Most discussions of fundamental wine appreciation begin with tasting techniques: observing the color, concentration and viscosity of the wine; swirling the wine in the glass to release the aromas; absorbing the aromas; tasting the wine; and savoring its finish. Technique is very important to optimizing the experience, but I’ve elected to begin with the wine itself, and will return to techniques in a future article.
The term BODY refers to the sensation of weight and fullness of the wine in your mouth. A wine is generally described as light-bodied, medium-bodied or full-bodied, with gradations in between; e.g. medium- to full-bodied. Several writers, including Karen MacNeil and Andrea Immer, draw parallels to milk: skim, whole, half & half. These all have a familiar mouth-feel and are useful in categorizing the body of a wine. Body is largely a function of the amount of alcohol in the wine, but its importance lies more in what style you enjoy for a particular occasion and what types of food will complement a specific body-style. You would rarely pair a delicate dish with a full-bodied wine. Conversely, a light, elegant wine will do little for a braised beef daube, and will get lost in the combination. As always, there are wines that transcend such easy categorization. Champagne and Rieslings from Germany and Alsace can hold their own with most cuisines, though I’m not tempted to serve them with beef.
There is a similar correlation with the seasons. As the weather grows warmer, our appetites move toward lighter fare. This translates into wines that are lighter-bodied, lively and refreshing. The colder months beg for comfort food and full-bodied wines.
TEXTURE is related to body, and is included by some authorities in the definition of body. That can be confusing, however, and underplay the importance of texture. Like body, texture has to do with mouth-feel. It is the tactile sensation created on the surface of the mouth, as we taste the wine. Just as you might rub your hand along the surface of an object or bite into a custard, so too can you discern the silky or creamy or brambly texture of a wine. Fabrics are often used to describe texture, from silk to velvet to wool to burlap. Without identifying it as such, I believe most people gravitate toward wines possessing a texture they particularly enjoy, and that is certainly a valid priority. The silky, almost polished texture of a fine red Burgundy is one of its most alluring qualities.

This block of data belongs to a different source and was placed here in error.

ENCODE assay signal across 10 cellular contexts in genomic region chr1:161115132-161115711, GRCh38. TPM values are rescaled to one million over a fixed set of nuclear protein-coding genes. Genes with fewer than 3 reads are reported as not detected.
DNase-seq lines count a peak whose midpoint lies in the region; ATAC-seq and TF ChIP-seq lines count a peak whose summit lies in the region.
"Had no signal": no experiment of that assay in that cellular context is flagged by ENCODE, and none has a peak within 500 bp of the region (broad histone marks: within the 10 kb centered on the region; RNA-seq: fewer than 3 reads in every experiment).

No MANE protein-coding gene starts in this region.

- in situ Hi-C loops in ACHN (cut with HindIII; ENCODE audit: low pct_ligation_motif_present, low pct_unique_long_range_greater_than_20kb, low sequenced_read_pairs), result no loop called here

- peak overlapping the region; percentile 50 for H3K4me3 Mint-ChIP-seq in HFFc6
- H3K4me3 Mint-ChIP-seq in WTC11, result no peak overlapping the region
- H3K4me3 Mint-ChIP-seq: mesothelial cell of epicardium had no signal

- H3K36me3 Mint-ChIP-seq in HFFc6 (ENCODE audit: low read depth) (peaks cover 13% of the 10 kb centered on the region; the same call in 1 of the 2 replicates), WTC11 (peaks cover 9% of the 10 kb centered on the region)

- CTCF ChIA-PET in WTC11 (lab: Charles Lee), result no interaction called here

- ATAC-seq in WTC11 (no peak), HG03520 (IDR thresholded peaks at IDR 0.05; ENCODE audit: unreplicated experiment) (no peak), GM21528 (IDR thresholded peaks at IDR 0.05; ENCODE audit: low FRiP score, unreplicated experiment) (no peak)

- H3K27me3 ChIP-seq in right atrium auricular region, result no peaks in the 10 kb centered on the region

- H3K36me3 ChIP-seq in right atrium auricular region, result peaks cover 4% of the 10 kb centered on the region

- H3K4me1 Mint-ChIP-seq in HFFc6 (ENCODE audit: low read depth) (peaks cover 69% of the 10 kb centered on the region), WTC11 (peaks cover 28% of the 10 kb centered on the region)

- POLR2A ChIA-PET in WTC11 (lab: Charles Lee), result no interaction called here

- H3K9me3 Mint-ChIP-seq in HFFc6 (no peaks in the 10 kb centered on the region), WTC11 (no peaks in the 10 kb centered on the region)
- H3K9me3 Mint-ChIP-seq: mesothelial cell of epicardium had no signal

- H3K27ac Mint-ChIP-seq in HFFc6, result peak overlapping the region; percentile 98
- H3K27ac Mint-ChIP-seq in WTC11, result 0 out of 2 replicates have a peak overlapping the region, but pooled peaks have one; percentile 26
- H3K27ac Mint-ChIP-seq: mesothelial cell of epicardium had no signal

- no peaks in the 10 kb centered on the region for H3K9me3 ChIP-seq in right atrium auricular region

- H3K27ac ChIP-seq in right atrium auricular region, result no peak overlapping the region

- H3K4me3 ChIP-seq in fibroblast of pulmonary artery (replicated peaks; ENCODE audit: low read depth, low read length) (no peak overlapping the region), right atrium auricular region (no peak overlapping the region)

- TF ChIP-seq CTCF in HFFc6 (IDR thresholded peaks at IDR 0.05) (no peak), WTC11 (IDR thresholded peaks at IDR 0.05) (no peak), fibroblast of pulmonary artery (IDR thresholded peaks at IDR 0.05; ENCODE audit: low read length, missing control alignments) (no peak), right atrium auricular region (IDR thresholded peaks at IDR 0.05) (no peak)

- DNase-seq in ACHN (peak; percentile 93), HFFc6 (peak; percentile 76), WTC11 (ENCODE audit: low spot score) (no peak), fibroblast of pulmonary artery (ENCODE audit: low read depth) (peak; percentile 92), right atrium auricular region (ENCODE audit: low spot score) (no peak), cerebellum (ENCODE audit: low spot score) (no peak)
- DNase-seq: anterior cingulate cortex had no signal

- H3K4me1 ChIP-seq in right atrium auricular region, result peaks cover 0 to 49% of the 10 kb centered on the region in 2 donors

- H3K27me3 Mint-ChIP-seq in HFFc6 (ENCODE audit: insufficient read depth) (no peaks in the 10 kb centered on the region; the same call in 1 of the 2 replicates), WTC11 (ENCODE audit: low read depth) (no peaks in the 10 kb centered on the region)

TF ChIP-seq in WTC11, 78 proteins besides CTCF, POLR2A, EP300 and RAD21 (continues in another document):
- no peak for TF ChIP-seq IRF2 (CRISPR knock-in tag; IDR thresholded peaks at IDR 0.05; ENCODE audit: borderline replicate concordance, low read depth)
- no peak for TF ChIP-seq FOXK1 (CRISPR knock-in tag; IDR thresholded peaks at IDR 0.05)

In the context of this article, DEPTH and CONCENTRATION refer to the degree to which the flavors and aromas of the wine are expressed. Depth is sometimes used somewhat synonymously with the term "complexity," referring to the intensity and multiplicity of flavors and intellectual intrigue of the wine. Avoiding the difficulty of complexity at this point, simply focus on what the wine is giving you in terms of pure, precise, concentrated aromas and flavors. Is it predominantly fruits, earthy (e.g., mushrooms, tobacco, leather) or floral; is it adequately intense; is it pleasing?